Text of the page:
Preseason football is a fascinating and often frustrating portion of the year. On one hand, there is intrigue and discussion. After a long season of the Astros sucking yet again, it's a welcome relief to see guys in pads knocking the crap out of each other in the blistering heat of summer.
On the other hand, the amount of speculation and analysis is ridiculous. Everyone from sports radio to ESPN has an opinion, and with no real games being played yet, you can damn sure bet you'll hear it.
I've never been a fan of speculating on player injuries or what is happening in practice or the locker room. We don't know. We'll probably never know. But still we talk. And besides the topic everyone loves to discuss -- who will win the backup quarterback job (sigh) -- the number one topic during this training camp and preseason has been Arian Foster.
Foster carried the ball more than any other back in the league last year. In league history, most players who do that end up struggling the next season. Some never have a fully productive year after that point. When Foster suffered a minor calf injury, there was concern, but when it was learned he was dealing with back pain that required (or stemmed from...no one is really talking about it) injections, the panic alarm went off like an air raid siren.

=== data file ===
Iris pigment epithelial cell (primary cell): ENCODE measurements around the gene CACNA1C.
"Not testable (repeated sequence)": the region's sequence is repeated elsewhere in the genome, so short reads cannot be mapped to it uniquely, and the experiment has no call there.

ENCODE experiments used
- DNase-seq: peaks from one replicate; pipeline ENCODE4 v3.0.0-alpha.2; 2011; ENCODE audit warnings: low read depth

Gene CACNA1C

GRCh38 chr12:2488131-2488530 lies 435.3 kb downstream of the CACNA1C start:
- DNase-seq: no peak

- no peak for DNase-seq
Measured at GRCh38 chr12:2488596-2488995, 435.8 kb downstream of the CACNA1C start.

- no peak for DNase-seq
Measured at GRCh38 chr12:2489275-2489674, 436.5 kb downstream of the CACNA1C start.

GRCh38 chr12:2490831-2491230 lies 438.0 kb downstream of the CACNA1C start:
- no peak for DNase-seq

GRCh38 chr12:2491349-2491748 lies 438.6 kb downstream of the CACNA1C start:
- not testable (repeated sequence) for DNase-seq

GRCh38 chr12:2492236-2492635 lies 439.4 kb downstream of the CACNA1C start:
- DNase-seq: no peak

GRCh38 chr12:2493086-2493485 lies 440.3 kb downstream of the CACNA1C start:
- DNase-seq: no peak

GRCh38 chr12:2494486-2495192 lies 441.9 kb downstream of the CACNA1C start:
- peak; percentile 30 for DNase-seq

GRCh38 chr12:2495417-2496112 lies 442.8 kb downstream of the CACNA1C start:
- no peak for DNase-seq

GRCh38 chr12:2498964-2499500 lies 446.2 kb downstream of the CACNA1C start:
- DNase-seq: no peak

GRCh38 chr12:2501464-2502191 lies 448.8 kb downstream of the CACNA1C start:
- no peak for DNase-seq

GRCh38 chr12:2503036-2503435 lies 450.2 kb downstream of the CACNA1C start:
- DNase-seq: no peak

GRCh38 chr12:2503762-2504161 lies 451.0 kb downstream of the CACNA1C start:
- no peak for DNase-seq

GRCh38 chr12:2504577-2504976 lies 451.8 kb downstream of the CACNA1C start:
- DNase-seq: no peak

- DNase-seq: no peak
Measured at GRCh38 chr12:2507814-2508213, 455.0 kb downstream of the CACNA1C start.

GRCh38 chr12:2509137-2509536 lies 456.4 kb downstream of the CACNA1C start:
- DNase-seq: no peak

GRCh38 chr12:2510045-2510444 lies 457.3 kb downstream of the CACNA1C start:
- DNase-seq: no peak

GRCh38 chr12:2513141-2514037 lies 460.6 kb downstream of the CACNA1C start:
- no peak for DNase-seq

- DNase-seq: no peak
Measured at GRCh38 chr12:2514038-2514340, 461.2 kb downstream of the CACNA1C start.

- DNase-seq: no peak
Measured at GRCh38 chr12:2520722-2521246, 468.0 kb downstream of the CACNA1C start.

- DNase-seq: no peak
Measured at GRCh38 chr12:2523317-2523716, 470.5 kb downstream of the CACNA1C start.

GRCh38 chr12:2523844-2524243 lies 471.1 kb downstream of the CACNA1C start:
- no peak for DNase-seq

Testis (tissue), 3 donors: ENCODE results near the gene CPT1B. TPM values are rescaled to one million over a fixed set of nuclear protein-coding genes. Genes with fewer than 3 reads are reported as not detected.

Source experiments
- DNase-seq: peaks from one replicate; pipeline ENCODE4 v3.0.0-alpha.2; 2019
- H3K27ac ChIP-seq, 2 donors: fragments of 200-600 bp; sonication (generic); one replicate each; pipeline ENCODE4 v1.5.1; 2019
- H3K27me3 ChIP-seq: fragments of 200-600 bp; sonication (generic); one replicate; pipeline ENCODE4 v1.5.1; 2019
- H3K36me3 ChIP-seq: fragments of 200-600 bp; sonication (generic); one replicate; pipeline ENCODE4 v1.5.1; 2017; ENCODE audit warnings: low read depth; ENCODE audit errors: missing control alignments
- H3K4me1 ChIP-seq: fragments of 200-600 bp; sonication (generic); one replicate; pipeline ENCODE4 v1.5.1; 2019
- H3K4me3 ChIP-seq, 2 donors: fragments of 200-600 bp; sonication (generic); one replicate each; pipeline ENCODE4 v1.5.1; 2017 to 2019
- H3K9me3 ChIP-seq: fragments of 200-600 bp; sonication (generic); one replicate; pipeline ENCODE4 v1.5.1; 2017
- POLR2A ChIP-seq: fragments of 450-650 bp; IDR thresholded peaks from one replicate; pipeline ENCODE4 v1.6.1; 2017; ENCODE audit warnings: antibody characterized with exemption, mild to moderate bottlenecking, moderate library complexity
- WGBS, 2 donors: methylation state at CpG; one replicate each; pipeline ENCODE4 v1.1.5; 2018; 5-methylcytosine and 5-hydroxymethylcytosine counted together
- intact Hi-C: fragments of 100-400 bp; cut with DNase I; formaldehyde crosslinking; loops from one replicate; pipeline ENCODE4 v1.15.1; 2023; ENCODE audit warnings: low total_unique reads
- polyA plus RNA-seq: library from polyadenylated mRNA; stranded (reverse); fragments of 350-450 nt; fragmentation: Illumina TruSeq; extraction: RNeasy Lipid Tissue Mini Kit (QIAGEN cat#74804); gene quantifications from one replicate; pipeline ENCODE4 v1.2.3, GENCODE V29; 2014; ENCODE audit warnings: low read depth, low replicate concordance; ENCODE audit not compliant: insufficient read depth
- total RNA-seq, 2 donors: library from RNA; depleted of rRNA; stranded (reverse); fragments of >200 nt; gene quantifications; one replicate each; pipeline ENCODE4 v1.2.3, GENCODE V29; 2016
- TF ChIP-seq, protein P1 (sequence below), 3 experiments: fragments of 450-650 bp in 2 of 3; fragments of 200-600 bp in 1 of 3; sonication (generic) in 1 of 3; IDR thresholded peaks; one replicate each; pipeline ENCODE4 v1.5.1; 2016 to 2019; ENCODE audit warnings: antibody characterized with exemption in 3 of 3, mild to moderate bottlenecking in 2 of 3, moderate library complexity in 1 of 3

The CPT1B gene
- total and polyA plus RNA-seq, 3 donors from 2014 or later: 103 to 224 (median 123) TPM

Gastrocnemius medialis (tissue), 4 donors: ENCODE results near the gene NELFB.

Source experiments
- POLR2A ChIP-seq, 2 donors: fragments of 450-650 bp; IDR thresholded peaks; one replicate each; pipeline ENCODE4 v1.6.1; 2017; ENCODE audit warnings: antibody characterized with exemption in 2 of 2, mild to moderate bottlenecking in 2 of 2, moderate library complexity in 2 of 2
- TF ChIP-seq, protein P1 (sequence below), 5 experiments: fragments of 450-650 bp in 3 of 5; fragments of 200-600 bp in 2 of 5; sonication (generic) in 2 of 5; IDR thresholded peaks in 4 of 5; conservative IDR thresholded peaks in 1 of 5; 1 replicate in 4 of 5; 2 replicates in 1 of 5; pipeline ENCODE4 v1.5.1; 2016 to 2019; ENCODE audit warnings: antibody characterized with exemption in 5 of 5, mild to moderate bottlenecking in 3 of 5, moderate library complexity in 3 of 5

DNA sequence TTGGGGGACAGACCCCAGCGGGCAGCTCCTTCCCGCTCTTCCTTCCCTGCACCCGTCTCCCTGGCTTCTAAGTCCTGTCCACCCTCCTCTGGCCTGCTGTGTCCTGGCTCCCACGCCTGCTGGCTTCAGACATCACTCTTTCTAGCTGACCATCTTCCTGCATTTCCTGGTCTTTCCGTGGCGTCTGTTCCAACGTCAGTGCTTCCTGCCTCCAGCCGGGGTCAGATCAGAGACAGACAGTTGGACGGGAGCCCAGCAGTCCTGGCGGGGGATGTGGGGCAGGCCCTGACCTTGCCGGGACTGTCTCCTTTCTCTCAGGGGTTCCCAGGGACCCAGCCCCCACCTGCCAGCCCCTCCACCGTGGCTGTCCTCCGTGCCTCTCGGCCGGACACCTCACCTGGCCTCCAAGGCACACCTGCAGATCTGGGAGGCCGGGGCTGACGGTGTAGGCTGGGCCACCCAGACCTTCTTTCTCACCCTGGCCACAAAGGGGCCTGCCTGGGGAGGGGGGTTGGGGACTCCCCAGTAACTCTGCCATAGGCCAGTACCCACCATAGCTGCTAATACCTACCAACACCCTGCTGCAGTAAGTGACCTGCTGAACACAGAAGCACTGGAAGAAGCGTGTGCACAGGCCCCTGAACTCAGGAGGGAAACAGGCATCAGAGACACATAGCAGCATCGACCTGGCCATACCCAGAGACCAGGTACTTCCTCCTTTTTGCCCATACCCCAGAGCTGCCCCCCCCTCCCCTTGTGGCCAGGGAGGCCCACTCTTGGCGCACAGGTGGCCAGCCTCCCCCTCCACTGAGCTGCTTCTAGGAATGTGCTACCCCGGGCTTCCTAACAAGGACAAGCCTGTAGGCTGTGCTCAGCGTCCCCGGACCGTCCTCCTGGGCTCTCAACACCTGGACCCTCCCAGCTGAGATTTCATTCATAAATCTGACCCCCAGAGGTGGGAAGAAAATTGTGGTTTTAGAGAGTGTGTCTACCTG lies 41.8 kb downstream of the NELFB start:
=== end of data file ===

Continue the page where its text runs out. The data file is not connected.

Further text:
He was even placed on the dreaded Physically Unable to Perform (PUP) list and sat out both of the Texans' first preseason games. There was talk -- from media and fans, not the Texans -- that he might miss the start of the season.
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Well, on Wednesday, Foster returned to practice and sounded a little annoyed to be bothered with questions about his back and his workload.
"You guys pressing Coach for answers and him giving answers that he doesn't know 100 percent what's going on," he said. "I know my body. I knew it wasn't a huge issue. I just had to give it time. Before the season, y'all are thirsty for news, so it's one of those stories."
The reality is, Arian Foster is closer to 30 than 20 and backs in the NFL tend to slow down as they approach and pass the age of 30. So, it shouldn't be a shock that a guy who ran the ball as much as he did last year has some issues. It also shouldn't shock anyone if he doesn't carry the ball 300 times for 1,800 yards. That's just football.
Thankfully, the real games begin in just about three weeks and we can go back to talking about what happens on the field instead of the training room. For now, we can stick with Antonio Smith flinging his helmet at Richie Incognito and whether or not Dustin Keller's mangled knee is evidence that D.J. Swearinger is a dirty player (it isn't and he's not). Double sigh.